I recently gave a lecture to a group of young artists: 20-somethings, living in Berlin, born elsewhere. Among the languages I could identify, I heard French, Portuguese and Swedish. Despite the linguistic diversity, my lecture went smoothly – until I made a joke about Postmodernism. No one laughed because no one knew what Postmodernism was.
I would expect such a historical lacuna from young engineers. But young artists? It is impossible to read anything about culture from the 1980s and ’90s without coming across the term ‘Postmodernism’. Popularized by Charles Jencks’ The Language of Post-Modern Architecture (1977), the concept spread like wildfire through the humanities, hit political movements like feminism and spread from academic journals to fashion magazines. However theoretical, the term designated creative practises and products: music, design and then-contemporary art. Madonna – a magnet for Postmodernism – lasted much longer.
Of course, these young artists came of age after the millennium and are attuned to globalization and its offshoots, from gps to global warming. Yet they embody the historical eclecticism of Postmodernism: brand new retro trainers, Fonzie-style rolled-up trousers, fringe-heavy haircuts à la The Cure and smart phones that ring like ancient telephones. Jean-François Lyotard’s much-quoted take on Postmodern life from 1982 – ‘one listens to reggae, watches a western, eats McDonald’s food for lunch and local cuisine for dinner, wears a Paris perfume in Tokyo and “retro” clothes in Hong Kong’ – reflects their eclectic styles and global nomadism. Living in Berlin but born elsewhere, these artists are doing research at various points across the planet, only to exhibit the resulting art works at yet other destinations.
My shocked reaction bruised some egos. After my lecture, a few participants asked for PoMo references. In addition to classic authors – Lyotard, Fredric Jameson, Jean Baudrillard, Kathy Acker, Angela Carter, bell hooks – I cited Lars Nittve’s nifty history of the term from 1870 to 1970 for the 1988 exhibition ‘Implosion’ at Stockholm’s Moderna Museet and Homi K. Bhabha’s introduction to the 1987 Institute of Contemporary Arts in London’s Documents issue on identity. ‘We may not know everything,’ one student retorted, ‘but when we discover something new, we share it with our friends.’ My suggestion – get together and start a reading group – shocked them. They have hundreds of friends, the world over; it would be impossible to meet in person, but they might post my references on Facebook.
The problem here was not a generational gap – that ‘Postmodernism’ was replaced by ‘globalization’ – but a shift in the way a common culture becomes, well, common. Our problem was not what we shared but how. Before the Internet, Postmodernism linked different people by designating different cultural phenomena. Once dubbed ‘Postmodern’, a novel could suddenly be compared with a sculpture, a pop song or a dress because they, too, had been called ‘Postmodern’. An author could talk with an artist, musician, designer and others, although their talks took place in conferences and in print instead of online. They did not always agree, but they had a common culture in the word Postmodernism.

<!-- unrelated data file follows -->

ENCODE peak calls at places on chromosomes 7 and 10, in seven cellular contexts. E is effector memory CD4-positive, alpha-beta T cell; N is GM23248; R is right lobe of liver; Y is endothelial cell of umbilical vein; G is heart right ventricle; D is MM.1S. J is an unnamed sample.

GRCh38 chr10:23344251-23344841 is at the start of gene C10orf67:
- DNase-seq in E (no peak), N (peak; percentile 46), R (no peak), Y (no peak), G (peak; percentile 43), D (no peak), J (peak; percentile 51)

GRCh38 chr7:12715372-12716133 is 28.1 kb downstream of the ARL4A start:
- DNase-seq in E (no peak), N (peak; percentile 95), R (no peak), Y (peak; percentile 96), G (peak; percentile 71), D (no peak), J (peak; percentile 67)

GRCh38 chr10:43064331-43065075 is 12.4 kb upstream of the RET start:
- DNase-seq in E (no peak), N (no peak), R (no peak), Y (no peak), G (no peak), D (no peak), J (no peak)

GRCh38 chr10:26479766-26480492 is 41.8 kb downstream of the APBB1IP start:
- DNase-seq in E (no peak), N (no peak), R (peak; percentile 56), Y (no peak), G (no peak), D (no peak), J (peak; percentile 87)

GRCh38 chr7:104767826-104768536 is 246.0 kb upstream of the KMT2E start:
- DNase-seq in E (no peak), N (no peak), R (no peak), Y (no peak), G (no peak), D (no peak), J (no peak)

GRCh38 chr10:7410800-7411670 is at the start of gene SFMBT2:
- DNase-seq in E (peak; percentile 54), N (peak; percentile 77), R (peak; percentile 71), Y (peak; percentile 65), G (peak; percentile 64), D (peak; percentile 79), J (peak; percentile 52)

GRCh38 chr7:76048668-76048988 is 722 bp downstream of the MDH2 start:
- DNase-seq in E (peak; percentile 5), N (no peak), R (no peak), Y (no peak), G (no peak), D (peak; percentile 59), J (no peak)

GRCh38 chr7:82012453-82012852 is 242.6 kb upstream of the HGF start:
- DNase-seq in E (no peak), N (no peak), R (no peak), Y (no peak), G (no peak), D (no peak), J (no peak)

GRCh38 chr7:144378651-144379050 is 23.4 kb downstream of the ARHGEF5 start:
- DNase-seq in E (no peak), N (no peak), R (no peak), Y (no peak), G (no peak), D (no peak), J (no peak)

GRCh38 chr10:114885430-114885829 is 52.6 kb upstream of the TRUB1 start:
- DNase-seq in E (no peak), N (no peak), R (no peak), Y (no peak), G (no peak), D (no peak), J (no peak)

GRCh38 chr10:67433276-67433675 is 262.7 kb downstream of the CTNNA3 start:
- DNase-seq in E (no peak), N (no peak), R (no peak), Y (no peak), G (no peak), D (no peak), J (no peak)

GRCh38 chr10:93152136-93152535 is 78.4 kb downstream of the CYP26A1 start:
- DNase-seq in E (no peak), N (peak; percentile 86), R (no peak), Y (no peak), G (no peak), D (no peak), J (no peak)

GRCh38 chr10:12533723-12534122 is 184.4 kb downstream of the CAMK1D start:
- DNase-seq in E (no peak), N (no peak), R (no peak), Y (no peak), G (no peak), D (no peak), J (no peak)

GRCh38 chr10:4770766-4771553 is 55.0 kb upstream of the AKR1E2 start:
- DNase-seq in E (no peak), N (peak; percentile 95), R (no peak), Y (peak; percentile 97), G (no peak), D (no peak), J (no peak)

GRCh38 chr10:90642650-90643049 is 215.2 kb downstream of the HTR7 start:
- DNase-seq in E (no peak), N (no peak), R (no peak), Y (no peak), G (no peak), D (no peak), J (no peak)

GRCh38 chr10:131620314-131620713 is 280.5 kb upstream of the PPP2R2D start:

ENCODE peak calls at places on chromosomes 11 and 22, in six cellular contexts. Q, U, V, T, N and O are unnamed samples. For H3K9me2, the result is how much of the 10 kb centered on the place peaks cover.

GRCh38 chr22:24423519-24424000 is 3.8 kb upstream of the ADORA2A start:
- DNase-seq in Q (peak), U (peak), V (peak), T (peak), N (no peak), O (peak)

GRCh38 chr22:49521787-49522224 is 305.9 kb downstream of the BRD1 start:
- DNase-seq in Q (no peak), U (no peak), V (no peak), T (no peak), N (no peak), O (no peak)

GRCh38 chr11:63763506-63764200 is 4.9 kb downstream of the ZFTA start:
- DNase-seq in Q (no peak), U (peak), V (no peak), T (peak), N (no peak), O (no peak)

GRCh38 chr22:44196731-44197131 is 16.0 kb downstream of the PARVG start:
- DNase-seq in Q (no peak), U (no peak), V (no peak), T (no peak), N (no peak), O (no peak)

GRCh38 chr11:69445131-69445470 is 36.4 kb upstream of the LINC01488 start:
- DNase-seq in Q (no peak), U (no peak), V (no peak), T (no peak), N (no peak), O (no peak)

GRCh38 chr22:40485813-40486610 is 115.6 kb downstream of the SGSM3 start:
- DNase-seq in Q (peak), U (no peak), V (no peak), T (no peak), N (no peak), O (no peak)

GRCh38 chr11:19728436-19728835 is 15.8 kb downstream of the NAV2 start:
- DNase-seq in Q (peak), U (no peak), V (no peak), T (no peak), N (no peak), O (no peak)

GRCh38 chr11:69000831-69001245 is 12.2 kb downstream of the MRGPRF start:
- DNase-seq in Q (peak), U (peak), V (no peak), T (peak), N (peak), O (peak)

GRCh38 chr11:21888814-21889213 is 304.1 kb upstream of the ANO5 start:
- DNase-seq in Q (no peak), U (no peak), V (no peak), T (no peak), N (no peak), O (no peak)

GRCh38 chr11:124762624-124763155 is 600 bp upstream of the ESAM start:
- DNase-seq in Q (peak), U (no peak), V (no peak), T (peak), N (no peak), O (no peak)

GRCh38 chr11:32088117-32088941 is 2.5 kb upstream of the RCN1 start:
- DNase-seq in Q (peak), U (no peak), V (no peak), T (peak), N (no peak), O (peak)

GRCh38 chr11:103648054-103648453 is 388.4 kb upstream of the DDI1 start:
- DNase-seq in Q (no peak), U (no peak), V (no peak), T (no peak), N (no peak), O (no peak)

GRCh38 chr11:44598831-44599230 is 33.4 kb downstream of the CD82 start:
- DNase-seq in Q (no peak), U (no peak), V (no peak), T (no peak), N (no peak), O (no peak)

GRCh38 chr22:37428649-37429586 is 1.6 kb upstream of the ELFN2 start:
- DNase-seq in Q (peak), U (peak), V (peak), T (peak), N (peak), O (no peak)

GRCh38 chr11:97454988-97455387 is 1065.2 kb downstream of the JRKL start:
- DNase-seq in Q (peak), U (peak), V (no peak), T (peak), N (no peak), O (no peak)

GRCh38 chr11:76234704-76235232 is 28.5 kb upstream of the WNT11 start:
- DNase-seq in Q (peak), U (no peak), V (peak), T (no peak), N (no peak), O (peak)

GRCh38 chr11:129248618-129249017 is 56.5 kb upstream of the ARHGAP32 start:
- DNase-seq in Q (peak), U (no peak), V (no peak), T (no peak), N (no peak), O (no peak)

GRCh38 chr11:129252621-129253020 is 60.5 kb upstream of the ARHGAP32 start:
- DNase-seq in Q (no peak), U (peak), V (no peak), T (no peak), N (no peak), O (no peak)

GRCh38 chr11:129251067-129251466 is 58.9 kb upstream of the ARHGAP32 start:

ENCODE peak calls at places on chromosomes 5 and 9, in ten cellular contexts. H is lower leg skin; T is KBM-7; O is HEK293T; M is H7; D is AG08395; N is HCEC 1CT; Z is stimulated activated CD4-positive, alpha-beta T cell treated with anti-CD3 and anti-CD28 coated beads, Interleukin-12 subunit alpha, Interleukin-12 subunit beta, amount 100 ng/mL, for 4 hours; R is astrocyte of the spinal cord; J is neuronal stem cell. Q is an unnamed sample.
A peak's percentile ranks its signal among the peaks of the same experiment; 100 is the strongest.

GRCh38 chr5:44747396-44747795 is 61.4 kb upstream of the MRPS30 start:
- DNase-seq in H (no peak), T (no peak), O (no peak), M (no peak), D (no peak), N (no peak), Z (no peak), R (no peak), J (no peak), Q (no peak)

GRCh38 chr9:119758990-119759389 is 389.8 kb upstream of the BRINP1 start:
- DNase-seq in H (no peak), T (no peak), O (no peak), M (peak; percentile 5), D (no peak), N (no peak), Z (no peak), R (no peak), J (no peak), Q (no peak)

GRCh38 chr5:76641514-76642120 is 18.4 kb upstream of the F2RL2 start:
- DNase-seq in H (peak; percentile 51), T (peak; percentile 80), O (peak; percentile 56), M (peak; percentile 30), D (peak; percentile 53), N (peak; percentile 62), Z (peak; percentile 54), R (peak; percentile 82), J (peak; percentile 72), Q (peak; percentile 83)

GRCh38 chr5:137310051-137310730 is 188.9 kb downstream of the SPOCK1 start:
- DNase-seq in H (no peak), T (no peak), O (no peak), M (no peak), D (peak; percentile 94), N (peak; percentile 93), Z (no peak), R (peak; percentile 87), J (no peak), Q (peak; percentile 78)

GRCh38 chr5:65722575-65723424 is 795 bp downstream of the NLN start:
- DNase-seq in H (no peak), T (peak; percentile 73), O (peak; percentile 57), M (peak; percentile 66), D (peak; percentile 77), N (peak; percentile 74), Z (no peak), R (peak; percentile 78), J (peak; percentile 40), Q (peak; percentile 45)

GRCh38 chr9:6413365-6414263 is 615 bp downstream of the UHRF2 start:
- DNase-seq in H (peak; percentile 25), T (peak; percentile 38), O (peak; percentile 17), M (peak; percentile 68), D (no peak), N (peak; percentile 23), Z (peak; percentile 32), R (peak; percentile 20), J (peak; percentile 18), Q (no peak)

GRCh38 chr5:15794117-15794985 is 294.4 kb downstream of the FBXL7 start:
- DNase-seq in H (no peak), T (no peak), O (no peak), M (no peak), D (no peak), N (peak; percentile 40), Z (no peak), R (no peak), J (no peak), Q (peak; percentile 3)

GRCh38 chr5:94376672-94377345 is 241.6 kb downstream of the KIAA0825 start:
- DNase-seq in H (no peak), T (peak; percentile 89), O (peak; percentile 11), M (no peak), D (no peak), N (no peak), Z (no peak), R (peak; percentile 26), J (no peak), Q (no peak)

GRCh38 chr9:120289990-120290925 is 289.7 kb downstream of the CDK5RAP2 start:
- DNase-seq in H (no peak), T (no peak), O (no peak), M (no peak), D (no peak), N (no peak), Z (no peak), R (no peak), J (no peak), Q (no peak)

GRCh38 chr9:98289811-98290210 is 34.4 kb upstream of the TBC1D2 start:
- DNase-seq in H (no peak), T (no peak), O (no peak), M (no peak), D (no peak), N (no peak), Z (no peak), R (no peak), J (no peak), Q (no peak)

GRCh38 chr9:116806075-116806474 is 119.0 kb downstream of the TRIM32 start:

These artists didn’t need a culture – let alone a neologism – to bring them together. Their Postmodernism is Facebook: not a catch-all phrase but a catch-everyone technology. The common comes automatically; the culture can always change. In light of social networks, the ubiquity of Postmodernism appears as its most revolutionary trait. The term likely disappeared so quickly because its force was not its multifaceted meaning but rather its capacity to link once-disparate cultural phenomena and once-distant people. Postmodernism may be the first word to become obsolete because it was replaced, not by another word like globalization, but by a technology that did the same job more effectively.
Trying to define Postmodernism is like trying to sum up Facebook, if not the Internet. While Lyotard linked Postmodern life to ‘the degree-zero of culture’, the Internet reduces all content – cultural and more – to the degree-zero of the screen. Where Postmodernism commercialized culture, the Internet customizes it, often for free. If Postmodernism aimed for a conciliatory hybridity – where old rivals like high culture and subculture could mix – the Internet normalizes a super-hybridity that makes such hierarchical divisions irrelevant. Dick Hebdige’s wonderful Subculture: The Meaning of Style (1979) – with Teddy Boys, Hipsters, Beats, Mods and Rudies – resonates today more with fashion than with the original politics of these disenfranchized groups.
The last bastion of subculture is not a particular style, let alone a super-hybrid version of Goths channelling Bad Brains, but an outdated technology, which resists online sharing. Writing in The Guardian in March, Dorian Lynskey noted how underground music labels like Scotch Tapes are reviving the near-defunct audio cassette – not just for nostalgia. ‘It keeps (the music) from becoming mainstream,’ said one fan. In short, a subculture may rely on format, not content, to maintain its status and politics. Imagine telling a Rastafarian that vintage hairdryers, eight-track tape recorders and wooden long-stem pipes are more potent than dreadlocks, reggae and weed. But in our era of super-hybridity, the medium is truly the message.